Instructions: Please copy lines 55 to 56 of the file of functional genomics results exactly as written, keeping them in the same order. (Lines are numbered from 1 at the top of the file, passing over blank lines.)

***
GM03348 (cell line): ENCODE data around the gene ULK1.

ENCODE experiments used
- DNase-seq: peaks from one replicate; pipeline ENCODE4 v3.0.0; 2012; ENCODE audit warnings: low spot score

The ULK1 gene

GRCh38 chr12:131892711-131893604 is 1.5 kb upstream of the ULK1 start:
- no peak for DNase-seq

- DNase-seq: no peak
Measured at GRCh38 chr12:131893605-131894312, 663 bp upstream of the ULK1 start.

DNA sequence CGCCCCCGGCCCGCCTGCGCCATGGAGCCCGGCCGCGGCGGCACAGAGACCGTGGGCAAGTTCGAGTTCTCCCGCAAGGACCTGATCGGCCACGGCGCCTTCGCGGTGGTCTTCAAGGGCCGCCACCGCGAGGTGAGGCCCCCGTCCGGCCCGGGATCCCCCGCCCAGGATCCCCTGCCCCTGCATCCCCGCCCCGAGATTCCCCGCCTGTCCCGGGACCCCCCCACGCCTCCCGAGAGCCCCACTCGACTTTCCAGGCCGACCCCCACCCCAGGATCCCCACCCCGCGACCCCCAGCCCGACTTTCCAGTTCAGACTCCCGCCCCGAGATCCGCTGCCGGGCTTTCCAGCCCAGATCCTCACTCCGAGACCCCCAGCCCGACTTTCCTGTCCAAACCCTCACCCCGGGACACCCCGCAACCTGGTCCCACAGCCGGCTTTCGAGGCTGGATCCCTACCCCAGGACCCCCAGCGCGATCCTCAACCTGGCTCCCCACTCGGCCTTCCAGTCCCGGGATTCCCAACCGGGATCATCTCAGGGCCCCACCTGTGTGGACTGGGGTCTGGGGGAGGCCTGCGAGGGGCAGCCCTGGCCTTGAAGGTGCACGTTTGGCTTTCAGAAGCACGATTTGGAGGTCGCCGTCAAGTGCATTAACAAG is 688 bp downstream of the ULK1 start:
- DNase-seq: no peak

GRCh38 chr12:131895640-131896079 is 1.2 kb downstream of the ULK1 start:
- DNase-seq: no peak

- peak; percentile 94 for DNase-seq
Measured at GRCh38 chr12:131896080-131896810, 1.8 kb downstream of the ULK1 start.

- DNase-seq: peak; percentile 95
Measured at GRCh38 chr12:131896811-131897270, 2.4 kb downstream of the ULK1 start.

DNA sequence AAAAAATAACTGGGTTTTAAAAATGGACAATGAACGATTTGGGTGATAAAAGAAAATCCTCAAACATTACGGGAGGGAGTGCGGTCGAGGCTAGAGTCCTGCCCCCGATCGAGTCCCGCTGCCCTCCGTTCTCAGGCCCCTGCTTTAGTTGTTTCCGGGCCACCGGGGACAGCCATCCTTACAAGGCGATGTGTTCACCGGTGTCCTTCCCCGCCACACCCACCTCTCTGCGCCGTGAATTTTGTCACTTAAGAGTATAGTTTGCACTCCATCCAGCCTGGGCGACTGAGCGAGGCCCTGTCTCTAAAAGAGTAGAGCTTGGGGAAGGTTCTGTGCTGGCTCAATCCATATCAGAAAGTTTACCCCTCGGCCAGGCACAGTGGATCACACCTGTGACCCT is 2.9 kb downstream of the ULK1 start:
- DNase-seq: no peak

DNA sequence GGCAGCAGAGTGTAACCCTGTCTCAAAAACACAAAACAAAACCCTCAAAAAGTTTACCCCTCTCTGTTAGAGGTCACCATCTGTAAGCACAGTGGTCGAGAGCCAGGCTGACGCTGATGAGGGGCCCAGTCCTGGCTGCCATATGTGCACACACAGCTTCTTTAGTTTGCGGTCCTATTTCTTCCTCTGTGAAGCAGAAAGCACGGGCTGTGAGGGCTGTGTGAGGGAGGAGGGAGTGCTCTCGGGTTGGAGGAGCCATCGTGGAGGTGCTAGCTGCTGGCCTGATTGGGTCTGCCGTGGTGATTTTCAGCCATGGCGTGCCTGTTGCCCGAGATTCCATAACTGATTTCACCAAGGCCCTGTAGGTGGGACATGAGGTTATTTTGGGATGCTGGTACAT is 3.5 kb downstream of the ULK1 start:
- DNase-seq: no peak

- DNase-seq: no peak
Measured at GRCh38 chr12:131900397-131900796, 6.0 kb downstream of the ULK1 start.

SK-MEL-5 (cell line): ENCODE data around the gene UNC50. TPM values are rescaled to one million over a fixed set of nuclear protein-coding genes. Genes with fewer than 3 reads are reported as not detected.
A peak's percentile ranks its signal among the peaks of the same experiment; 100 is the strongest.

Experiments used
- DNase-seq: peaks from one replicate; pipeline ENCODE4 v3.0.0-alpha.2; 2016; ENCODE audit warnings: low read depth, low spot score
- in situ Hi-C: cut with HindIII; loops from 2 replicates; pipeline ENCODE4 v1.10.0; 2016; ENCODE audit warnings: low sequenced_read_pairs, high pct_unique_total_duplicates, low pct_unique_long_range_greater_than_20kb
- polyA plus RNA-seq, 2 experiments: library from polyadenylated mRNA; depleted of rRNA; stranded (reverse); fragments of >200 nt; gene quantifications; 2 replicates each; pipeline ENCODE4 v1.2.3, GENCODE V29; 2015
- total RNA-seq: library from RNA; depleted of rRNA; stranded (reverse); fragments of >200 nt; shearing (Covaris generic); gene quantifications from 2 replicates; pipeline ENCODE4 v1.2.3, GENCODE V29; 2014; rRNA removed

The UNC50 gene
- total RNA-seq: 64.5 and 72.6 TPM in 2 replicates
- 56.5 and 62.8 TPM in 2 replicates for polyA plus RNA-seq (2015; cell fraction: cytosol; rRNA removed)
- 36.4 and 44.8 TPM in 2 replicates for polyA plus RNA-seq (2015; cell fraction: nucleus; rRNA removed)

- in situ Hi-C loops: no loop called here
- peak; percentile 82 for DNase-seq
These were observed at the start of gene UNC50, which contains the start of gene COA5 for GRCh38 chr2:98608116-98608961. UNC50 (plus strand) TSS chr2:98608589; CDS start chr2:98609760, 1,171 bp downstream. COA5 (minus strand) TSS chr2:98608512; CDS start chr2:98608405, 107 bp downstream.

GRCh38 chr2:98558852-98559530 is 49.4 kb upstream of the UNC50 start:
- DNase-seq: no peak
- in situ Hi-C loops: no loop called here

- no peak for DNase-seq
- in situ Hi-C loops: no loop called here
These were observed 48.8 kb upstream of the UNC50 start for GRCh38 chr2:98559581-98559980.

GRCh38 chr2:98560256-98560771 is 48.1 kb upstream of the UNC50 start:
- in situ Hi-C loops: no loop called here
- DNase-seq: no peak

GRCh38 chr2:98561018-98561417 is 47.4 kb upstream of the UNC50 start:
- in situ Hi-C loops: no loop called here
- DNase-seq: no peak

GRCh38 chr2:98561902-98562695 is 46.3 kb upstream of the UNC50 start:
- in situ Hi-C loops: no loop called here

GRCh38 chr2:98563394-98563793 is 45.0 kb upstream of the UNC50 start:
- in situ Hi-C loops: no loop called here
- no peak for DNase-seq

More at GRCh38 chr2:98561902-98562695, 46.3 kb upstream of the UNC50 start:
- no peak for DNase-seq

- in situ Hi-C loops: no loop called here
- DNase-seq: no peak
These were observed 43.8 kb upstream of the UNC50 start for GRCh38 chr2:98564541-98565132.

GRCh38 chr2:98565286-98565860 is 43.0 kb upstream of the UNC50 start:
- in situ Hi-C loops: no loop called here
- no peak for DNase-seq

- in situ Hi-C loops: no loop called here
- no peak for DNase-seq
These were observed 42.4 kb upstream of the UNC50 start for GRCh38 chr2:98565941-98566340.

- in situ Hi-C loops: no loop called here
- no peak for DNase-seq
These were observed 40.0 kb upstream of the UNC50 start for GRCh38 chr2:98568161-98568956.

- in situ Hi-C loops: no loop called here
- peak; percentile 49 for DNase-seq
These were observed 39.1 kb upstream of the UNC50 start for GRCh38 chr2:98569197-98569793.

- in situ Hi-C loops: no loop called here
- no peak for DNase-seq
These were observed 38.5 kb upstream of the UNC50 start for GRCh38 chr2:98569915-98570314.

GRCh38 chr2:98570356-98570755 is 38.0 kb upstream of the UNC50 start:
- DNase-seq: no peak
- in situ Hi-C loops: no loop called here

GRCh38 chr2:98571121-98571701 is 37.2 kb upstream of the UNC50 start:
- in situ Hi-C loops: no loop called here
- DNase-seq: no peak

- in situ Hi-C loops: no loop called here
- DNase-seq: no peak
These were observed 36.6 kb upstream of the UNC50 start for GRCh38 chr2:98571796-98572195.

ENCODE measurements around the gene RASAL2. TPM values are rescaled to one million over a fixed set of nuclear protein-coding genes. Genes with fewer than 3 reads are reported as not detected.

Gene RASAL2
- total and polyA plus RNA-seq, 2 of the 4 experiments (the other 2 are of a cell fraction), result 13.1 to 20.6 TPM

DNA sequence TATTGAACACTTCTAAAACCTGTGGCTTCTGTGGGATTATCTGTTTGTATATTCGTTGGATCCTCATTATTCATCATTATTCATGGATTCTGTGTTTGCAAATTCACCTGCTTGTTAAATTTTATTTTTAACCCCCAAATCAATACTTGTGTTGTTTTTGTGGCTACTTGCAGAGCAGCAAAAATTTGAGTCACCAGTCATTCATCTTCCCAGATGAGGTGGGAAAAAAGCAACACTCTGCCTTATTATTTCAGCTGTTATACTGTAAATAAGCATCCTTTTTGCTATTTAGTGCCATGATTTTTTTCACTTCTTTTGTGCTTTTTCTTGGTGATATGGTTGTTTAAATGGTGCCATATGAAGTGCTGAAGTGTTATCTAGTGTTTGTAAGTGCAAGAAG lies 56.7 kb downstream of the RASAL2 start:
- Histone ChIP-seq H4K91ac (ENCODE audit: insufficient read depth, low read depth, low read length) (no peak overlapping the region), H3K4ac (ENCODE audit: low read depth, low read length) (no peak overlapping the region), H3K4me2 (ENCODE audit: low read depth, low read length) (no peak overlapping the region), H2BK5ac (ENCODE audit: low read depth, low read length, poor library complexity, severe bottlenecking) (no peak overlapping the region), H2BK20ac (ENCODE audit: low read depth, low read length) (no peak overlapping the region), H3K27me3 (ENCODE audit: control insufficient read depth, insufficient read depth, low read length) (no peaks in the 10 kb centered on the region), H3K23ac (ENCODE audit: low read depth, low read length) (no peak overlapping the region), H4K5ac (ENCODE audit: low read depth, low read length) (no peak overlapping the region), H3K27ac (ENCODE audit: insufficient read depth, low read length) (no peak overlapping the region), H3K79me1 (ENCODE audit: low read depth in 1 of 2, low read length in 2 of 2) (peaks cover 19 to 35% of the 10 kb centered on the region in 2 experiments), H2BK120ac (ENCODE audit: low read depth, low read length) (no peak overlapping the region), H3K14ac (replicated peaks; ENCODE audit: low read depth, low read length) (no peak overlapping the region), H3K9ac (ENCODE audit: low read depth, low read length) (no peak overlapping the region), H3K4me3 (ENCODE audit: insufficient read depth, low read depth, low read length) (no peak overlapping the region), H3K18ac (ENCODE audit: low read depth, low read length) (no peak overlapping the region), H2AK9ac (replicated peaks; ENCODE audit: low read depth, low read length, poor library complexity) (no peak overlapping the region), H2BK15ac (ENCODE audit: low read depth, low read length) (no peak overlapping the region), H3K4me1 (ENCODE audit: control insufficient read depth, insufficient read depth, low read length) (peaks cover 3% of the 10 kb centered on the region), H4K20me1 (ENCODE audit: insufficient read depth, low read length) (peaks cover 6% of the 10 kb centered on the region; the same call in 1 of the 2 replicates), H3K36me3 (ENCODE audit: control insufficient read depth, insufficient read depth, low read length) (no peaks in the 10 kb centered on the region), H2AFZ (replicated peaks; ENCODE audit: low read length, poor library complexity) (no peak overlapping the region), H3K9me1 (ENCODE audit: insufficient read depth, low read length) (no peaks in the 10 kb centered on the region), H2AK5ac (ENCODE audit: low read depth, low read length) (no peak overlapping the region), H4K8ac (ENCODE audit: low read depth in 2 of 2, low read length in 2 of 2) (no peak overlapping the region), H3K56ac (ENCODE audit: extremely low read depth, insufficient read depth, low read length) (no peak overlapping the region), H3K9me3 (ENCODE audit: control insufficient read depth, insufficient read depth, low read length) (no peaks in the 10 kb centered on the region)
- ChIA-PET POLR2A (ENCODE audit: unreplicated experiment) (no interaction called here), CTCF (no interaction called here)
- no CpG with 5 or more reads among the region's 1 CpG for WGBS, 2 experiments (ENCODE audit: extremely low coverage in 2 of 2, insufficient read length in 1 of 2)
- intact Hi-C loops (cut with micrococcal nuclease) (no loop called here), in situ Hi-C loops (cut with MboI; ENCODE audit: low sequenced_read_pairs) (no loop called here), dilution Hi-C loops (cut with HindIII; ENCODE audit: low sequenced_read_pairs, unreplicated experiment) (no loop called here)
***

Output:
- no peak for DNase-seq

- in situ Hi-C loops: no loop called here